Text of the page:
Dozens of doctors and nurses at Tue Tinh Hospital in Hanoi on Wednesday stood in front of the hospital gate with banners asking for their unpaid wages over the past eight months.
The board of directors of Tue Tinh Hospital, which is managed by the Vietnam University of Traditional Medicine, convened a meeting right after the strike, which, however, failed to resolve the issue, according to Le Thanh Binh, head of the hospital’s labor union.
“The leaders only encouraged us to keep waiting for the payment of salary and benefits, and no specific deadline was confirmed,” Binh said
“Gathering with banners to call for the public opinion was our last resort.”
Medical staff at Tue Tinh Hospital have received only half of their monthly salary from May to November last year and have got nothing last December and this month because the hospital has earned zero revenue in the meantime.
Meanwhile, the staff have worked extra hard due the complicated developments of the COVID-19 pandemic.
|Medical staff hold banners in front of Tue Tinh Hospital in Hanoi, Vietnam to demand their unpaid salaries, January 12, 2022. Photo: Nam Tran / Tuoi Tre|
The situation had never happened at the hospital before 2019 when the institution started to become financially independent, according to Binh.
The Vietnam University of Traditional Medicine is currently divided into three units, including the Vietnam University of Traditional Medicine, Tue Tinh Hospital, and the Research Institute of Traditional Medicine, with only Tue Tinh subject to the self-financing model.
“Only 160 employees working for the Tue Tinh unit have been suffering from the business result, while no leaders have had their pay cut,” Binh said, criticizing discrimination among the groups of employees under one same organization.
"Staff having signed labor contracts with the university still receive enough salaries, bonuses, and other benefits."
Kim Thoa, a nurse working at Tue Tinh Hospital, expressed her anger, “How am I supposed to live in the capital city with an income of only VND2.7 million [US$119] per month?”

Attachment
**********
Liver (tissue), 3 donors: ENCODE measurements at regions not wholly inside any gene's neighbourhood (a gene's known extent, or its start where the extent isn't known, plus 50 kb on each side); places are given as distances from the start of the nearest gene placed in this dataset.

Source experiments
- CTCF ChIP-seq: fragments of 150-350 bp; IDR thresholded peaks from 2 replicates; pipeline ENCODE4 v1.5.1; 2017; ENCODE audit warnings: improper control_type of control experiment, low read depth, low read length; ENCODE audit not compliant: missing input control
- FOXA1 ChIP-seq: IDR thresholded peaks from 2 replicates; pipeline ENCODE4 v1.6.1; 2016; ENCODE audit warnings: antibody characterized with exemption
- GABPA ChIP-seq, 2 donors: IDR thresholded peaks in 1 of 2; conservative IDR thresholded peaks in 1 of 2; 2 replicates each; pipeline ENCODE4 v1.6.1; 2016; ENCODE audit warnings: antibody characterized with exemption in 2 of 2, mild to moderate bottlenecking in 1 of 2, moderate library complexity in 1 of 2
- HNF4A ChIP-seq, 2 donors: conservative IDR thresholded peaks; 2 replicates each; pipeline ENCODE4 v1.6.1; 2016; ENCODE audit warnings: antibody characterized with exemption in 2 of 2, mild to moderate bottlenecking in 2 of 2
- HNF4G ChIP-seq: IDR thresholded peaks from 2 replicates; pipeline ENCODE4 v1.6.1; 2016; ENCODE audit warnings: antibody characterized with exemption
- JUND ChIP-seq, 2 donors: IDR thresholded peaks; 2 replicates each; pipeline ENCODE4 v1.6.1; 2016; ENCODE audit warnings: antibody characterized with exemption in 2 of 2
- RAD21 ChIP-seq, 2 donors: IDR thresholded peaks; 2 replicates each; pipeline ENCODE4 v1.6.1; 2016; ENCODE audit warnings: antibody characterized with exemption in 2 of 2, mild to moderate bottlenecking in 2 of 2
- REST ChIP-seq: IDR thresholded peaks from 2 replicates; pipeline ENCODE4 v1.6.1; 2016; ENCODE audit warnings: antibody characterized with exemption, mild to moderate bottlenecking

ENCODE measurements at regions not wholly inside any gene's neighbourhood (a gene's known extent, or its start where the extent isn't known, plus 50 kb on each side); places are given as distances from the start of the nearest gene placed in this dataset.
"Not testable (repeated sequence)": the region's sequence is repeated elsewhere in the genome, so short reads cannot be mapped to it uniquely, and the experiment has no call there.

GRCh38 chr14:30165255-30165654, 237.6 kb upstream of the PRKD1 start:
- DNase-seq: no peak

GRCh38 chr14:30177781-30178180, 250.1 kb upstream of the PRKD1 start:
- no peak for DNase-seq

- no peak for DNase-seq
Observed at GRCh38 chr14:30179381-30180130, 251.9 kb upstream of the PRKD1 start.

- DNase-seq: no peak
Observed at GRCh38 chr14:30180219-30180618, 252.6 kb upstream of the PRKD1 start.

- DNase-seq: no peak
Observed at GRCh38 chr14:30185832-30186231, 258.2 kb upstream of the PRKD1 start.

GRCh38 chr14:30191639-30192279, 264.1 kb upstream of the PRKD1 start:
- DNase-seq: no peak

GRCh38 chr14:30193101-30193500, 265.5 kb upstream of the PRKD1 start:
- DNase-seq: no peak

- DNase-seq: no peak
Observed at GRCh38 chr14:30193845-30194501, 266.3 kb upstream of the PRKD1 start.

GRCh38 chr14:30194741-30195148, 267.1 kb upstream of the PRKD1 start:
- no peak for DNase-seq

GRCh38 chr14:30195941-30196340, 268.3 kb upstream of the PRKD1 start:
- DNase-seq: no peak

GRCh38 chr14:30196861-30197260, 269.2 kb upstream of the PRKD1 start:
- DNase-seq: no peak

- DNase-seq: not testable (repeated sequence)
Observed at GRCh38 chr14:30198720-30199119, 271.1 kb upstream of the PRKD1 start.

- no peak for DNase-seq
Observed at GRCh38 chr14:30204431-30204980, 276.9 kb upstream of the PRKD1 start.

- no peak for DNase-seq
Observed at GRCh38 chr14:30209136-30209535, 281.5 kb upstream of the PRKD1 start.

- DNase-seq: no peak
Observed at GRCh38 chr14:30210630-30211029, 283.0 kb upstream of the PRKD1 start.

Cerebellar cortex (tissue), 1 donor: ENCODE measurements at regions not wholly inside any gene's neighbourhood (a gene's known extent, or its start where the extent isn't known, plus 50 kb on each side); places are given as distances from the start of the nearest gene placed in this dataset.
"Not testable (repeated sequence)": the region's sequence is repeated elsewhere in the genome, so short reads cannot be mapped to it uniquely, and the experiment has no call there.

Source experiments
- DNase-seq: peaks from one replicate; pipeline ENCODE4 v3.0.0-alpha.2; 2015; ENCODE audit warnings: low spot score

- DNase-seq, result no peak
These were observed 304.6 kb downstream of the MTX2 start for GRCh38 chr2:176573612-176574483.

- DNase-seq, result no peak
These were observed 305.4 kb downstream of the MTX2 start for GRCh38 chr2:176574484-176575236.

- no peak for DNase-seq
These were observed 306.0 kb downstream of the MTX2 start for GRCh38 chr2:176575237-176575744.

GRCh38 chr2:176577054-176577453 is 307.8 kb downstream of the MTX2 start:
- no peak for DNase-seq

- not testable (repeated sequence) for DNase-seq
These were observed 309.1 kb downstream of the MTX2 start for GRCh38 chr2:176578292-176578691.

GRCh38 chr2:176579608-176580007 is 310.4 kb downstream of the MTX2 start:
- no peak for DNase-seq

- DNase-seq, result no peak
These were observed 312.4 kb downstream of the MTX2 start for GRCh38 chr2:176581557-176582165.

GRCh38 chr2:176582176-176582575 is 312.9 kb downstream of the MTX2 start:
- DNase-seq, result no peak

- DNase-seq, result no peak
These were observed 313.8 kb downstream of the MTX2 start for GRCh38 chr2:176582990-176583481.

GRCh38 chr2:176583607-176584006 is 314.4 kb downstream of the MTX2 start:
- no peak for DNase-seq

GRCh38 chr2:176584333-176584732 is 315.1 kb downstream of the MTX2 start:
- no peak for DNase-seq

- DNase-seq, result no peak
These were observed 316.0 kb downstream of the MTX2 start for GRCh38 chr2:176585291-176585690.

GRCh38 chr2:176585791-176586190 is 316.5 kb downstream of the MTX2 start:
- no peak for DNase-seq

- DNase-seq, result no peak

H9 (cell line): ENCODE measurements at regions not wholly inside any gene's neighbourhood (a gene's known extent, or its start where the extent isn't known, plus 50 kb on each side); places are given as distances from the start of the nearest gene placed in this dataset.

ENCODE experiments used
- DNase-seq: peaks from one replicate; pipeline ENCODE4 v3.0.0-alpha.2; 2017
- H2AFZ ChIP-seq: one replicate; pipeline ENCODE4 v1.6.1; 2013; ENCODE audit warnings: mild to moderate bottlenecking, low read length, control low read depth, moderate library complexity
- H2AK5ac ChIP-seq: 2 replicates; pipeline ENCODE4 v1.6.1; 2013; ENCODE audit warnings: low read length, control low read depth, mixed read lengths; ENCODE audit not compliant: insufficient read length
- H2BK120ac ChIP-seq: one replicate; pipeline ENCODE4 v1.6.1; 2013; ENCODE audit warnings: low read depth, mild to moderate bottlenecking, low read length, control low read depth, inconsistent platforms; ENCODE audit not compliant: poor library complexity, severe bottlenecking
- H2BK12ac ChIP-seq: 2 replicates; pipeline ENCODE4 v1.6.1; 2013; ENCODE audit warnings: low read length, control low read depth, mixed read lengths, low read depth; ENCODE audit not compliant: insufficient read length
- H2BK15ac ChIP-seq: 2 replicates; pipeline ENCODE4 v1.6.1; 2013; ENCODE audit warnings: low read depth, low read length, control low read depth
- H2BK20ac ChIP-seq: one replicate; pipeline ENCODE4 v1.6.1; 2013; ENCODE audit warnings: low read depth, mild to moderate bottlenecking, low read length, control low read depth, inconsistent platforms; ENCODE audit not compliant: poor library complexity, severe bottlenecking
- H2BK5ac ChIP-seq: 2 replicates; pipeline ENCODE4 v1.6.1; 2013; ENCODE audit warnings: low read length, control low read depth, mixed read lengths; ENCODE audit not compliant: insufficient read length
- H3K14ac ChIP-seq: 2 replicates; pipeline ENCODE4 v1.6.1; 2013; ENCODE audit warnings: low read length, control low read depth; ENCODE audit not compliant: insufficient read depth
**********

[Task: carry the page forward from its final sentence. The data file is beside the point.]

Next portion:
“I have had to depend on my husband and our parents’ support to raise two children, while many other medical staff have to sell vegetables, run online business, or work as delivery workers to make ends meet.”
|Medical staff hold banners in front of Tue Tinh Hospital in Hanoi, Vietnam to demand their unpaid salaries in Hanoi, January 12, 2022. Photo: Nam Tran / Tuoi Tre|
The hospital has held many meetings but still failed to come up with a solution so far, according to Thoa.
“I’ve worked at the hospital since 2005, devoted nearly 20 years, and definitely, I want to stay,” the nurse added.
“I just want the hospital leaders to be transparent about its financial situation and how it is running the self-financing model.”
Nguyen Thi Tuyet, a pharmacist at the hospital, also said that they are always rejected for requesting to take either paid or unpaid leave.
Tuoi Tre (Youth) newspaper reached out to the management board of Tue Tinh Hospital but has not received their response.
On Wednesday afternoon, Minister of Health Nguyen Thanh Long ordered the leaders of both the Vietnam University Of Traditional Medicine and Tue Tinh Hospital to resolve the issue in accordance with Vietnam’s labor code and report the case to the ministry before January 20.